Yeah, it’s a great thing. Showing women’s football on TV will mean people will get behind it and then they will start to identify with players and really want to back them so for us personally, we need to keep on doing the business and we got to the final of the last European Championships so that’s got to be our aim again – to get to the final and turn that medal into a gold one.

You alluded to Team GB and the entire nation coming together last summer. Has it proven difficult to replicate that excitement since the games have taken place. What do you feel can provide a further boost to the women’s game; is it advertising, ticket prices?

I think definitely the advertising of the women’s game. You know, putting us out there before the actual European Championships start. Like I’ve said before with the BBC and Sky Sports showing more and more women’s football, it’s been great in terms of exposure and long may that continue.

We’ve talked about Arsenal’s chances at domestic level. Obviously you play at international level for England too. How much are you looking forward to Euro 2013?

I’m really looking forward to it. Only because I see everyone working hard but first of all we need to get selected; everyone’s fighting for places and because I’ve got so many international caps it doesn’t mean an instant guarantee in terms of selection; I need to keep working hard for Arsenal, playing well and then hopefully I will get the call and can look forward to the Championships.

What would you say is the biggest difference between the domestic game and the international game, if there is at all?

International football is always a step up from domestic football – you’re playing against the best players, the best countries; you’ve got Germany, Sweden are going to be the hosts and have the backing of the entire nation behind them so it’s definitely a step up but playing for your club – that’s your bread and butter where you want to be winning trophies as well.

We’ve talked about domestic and international football. Of course there is the Champions League as well. Who would you describe as the toughest opponents this year? Who represents a European powerhouse?

It’s got to be Lyon. I think they’ve won it for the last couple of seasons. They’ve got a lot of backing from the men, a lot of money in their structure, they’ve got some of the best players – Swedish players, French players who also play for the French national team and they’re certainly a team to look out for.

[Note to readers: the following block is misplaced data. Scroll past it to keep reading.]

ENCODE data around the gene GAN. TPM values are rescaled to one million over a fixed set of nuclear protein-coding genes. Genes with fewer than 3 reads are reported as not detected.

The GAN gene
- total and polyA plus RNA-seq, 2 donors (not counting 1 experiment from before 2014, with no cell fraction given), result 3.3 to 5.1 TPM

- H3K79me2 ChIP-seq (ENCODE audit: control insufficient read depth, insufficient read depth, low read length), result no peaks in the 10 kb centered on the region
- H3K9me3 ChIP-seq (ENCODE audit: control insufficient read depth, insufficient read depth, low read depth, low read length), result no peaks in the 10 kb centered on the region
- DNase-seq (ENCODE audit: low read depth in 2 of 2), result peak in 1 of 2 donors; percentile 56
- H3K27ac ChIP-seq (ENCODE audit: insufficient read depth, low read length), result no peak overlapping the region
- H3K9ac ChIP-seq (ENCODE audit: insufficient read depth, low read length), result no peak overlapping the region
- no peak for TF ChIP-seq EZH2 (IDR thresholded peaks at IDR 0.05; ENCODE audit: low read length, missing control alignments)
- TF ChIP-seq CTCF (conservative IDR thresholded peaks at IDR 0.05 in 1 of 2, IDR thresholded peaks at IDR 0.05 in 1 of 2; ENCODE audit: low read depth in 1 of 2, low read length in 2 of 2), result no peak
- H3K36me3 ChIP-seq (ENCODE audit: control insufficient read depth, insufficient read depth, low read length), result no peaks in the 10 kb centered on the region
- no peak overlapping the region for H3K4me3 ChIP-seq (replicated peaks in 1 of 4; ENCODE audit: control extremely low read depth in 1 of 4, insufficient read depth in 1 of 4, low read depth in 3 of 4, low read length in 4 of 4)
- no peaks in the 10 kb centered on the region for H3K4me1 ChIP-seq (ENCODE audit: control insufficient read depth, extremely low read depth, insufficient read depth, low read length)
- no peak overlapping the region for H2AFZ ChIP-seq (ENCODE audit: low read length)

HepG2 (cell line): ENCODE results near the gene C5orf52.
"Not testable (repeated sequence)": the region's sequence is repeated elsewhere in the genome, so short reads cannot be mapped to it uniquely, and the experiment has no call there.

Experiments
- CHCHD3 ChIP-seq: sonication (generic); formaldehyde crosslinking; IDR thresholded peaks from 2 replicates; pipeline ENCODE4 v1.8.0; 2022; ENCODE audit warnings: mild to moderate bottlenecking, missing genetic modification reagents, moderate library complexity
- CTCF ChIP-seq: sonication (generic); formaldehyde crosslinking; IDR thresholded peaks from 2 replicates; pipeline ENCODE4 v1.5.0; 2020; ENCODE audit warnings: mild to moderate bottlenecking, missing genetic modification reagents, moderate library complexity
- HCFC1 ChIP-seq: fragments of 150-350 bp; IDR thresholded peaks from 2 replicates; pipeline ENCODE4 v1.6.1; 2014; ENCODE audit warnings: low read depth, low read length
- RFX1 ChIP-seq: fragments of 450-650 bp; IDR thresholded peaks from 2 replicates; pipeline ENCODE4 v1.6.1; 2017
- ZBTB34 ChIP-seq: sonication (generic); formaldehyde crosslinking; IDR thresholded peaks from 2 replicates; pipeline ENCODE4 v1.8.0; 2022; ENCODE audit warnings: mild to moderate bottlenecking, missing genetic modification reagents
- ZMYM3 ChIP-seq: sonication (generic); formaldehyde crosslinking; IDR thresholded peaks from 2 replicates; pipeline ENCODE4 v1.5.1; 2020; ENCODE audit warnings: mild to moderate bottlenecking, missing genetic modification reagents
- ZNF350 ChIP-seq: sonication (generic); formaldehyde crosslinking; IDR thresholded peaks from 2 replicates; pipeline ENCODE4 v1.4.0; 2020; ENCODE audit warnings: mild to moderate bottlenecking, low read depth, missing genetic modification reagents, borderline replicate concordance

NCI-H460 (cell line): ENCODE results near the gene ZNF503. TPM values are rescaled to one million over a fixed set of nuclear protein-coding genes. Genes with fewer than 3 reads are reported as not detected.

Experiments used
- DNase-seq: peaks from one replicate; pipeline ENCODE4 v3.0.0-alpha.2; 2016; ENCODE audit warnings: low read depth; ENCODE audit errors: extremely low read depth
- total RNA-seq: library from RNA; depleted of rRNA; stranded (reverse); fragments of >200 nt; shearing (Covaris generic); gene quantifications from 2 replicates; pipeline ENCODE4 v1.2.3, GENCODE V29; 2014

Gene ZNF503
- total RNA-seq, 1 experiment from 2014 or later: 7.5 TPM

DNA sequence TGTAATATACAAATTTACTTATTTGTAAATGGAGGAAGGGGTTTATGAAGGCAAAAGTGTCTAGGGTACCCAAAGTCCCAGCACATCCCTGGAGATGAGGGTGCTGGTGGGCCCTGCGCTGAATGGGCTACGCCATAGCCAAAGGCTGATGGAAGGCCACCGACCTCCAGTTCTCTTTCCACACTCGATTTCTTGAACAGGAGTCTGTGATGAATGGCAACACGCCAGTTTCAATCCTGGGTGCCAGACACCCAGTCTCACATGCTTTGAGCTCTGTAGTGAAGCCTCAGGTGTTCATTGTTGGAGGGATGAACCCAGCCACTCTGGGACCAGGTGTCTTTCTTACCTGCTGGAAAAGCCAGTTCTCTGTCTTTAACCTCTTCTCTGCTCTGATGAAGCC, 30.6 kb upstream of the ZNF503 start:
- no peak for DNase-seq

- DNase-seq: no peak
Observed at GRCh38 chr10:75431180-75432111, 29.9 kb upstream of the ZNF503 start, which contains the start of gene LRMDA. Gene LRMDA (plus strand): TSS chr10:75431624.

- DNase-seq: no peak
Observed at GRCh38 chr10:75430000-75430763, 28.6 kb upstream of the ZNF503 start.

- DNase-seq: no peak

You’ve eluded a couple of times to the women’s game receiving the backing of the men. Do you get much interaction with the Arsenal men’s team?

Not much. We do train at London Colney but after the men have gone home when there’s nobody there but they do give us a lot of backing. Lukas Podolski was sending out tweets yesterday congratulating us on our Champions League win and that backing is there so there is some interaction.

Speaking of interaction, social media technologies are a global phenomenon nowadays. Where do you stand on Twitter? Do you see these functions as beneficial or distracting?

For women’s football it’s definitely been more of a positive. You can identify with your fans, interact and it just breaks down that barrier; there’s more interaction when you send a tweet back and fans get one and they’re excited so it’s definitely a positive.

The Arsenal men’s team are enduring a difficult campaign. Do you see them finishing in the top four this season?

I think we might creep in the back door but only if other teams slip up. Tottenham went on a great run last year and then they slipped up so hopefully, fingers crossed, we can get some points and I think we might scrape it.

Do you still believe Arsene Wenger is the man for the job?

Yeah, I do. I just think we need some big new signings. When you look at the team of old when we were at Highbury – the likes of Henry, Bergkamp, you could reel off the names but when you look at the current crop, I think we need some more experienced players in there.

It seems that it only takes a couple of defeats nowadays and the word ‘crisis’ is being bandied around. Is modern football fickle in this respect?

It is hard because everybody wants to be winning trophies but like you say, a couple of defeats and the reaction can prove exaggerated but the players are trying their hardest and fans should get behind them.

Alex Scott wears the PUMA evoSPEED boot available now from www.prodirectsoccer.com. Alex is a speed junkie, but what’s in your nature? To find out which PUMA boot matches your game head to www.facebook.com/pumafootball